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Engineering Students Create Prizewinning Water Disinfection Tool

Chin Jung Cheng, Charlie Matlack, Penny Huang, and Jaqueline Linnes have designed a way to know when solar disinfected water is safe to drink

In many parts of the world, finding clean drinking water can be very difficult. Close to 1 billion people do not have access to safe water, a problem which, together with lack of basic sanitation, is responsible for 88% of all cases of disease and close to 5,000 children’s deaths every day.

To help combat this serious issue, many aid organizations advocate solar water disinfection (also known as SODIS), or the practice of leaving plastic water bottles out in the sun to kill off harmful bacteria. The only problem with SODIS is that for now users must estimate the length of time a water bottle needs to soak up rays before it has been fully sanitized by heat and UV-A radiation.

People using SODIS to clean water in Indonesia

Fortunately, a team of engineering students from the University of Washington have come up with an inexpensive, innovative way to improve SODIS: an electronic indicator that signals when water has been exposed to enough sunlight. Their invention won a $40,000 prize from the Rockefeller Foundation (facilitated through InnoCentive Inc.), and most of its parts can be found in cheap solar calculators.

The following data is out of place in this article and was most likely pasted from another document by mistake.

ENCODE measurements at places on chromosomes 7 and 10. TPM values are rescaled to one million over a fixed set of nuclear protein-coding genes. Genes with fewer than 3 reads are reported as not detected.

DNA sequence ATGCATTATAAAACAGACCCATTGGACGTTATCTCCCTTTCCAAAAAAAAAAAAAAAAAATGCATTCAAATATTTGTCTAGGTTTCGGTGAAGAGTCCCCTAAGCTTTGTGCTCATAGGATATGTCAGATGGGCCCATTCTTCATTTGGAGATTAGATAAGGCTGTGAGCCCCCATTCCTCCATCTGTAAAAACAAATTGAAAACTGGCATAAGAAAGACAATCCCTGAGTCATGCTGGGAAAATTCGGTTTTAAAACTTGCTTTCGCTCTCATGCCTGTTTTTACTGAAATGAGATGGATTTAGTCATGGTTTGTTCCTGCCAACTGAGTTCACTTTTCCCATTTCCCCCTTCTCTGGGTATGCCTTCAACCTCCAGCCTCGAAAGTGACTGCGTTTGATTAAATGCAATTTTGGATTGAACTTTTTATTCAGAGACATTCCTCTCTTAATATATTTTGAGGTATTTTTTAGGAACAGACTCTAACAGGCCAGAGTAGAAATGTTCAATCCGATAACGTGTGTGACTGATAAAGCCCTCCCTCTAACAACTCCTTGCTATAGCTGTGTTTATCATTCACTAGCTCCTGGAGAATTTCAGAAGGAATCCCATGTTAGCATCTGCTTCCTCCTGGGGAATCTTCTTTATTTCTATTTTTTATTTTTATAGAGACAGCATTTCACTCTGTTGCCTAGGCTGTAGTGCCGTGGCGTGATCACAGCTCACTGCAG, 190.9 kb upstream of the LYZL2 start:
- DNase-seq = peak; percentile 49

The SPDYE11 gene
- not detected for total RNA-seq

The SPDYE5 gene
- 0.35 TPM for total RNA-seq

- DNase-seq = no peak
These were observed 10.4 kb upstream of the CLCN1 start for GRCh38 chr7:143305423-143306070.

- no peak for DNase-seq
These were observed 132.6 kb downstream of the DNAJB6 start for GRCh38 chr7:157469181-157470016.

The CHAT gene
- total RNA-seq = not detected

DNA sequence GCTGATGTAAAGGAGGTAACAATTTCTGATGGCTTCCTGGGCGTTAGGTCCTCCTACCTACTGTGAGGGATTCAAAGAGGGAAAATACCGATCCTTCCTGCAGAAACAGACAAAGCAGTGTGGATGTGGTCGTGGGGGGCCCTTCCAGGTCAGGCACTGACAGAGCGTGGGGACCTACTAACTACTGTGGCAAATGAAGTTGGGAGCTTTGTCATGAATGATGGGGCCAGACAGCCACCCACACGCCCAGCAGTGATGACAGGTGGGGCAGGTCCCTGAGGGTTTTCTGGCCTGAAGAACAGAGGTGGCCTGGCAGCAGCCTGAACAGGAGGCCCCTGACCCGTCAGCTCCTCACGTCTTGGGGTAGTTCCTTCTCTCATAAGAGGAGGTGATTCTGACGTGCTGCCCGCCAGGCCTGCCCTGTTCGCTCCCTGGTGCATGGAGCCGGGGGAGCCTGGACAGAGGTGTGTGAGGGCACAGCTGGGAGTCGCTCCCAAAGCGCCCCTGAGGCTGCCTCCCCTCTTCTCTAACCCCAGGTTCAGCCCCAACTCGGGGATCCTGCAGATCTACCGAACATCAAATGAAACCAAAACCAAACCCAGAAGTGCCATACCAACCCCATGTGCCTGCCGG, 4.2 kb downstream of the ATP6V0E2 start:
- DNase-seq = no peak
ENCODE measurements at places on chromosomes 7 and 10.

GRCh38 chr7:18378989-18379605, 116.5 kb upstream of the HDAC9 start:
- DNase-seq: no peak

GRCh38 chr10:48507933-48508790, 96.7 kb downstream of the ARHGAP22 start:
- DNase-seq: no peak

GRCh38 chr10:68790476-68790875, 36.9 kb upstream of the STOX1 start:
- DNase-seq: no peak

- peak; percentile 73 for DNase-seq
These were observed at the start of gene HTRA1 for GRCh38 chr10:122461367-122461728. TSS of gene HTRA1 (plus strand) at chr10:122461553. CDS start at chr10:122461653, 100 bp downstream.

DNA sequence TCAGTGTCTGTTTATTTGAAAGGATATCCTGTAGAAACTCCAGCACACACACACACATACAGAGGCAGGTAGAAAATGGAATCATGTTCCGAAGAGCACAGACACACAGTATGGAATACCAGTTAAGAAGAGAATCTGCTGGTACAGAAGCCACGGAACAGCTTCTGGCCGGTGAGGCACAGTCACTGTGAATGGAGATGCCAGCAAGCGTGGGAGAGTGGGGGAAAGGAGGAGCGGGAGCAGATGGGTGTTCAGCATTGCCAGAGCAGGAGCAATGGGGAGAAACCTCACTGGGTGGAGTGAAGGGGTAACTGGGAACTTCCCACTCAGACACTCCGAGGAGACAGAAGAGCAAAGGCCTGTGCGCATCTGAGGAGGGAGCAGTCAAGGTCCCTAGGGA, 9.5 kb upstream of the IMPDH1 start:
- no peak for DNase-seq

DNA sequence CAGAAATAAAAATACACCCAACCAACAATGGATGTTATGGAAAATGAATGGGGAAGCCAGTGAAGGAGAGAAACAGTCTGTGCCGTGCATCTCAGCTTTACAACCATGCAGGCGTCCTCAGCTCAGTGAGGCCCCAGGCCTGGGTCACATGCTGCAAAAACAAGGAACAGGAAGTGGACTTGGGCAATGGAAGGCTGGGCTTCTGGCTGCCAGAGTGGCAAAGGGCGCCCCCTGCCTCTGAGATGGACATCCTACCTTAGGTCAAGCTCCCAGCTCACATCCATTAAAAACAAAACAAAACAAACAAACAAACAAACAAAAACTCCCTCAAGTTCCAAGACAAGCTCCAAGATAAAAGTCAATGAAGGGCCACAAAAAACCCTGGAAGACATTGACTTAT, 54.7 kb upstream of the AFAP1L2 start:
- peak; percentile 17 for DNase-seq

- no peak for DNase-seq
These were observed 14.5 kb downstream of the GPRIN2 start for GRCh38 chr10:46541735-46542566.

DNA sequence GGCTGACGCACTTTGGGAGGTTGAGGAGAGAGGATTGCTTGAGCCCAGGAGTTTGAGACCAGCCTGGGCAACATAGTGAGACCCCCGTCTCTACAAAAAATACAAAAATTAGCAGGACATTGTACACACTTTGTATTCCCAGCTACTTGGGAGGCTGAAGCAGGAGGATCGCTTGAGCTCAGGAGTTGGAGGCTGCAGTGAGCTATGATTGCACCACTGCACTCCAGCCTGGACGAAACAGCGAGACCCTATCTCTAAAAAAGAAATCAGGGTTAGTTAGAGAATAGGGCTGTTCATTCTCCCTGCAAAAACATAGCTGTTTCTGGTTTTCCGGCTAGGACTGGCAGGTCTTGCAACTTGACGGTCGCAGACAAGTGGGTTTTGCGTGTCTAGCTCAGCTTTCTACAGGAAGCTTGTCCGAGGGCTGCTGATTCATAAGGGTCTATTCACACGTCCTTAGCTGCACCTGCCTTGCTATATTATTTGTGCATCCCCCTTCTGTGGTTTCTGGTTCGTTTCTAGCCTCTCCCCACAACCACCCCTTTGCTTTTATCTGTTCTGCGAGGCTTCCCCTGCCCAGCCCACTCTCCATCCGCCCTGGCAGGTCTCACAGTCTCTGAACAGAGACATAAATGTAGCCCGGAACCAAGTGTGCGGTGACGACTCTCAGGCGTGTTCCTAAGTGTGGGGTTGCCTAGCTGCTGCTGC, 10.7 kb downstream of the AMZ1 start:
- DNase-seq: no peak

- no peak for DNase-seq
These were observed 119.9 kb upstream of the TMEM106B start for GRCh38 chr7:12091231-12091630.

The students’ solar indicator wraps around the bottle and uses light-sensitive electronics to monitor the amount of sunlight passing through the water. Here’s a step-by-step illustration of the process:

 

The UW team made this device specifically for The SODIS Foundation, a non-profit dedicated to eliminating water contamination in impoverished parts of Bolivia. With the help of grants from the foundation, these young engineers hope to develop a full prototype and aim to start their own non-profit organization.

Now that’s pure genius!

 

Support worldwide clean water projects here.

Images:
University of Washington
SODIS Eawag/Wikipedia

2 Responses to “Engineering Students Create Prizewinning Water Disinfection Tool”

  1. […] Lack of sanitary drinking water is a serious and well-known problem that continues to plague many third-world nations. In Tanzania alone, over 800,000 people do not have access to clean water. […]

  2. […] Lack of sanitary drinking water is a serious and well-known problem that continues to plague many third-world nations. In Tanzania alone, over 800,000 people do not have access to clean water. […]

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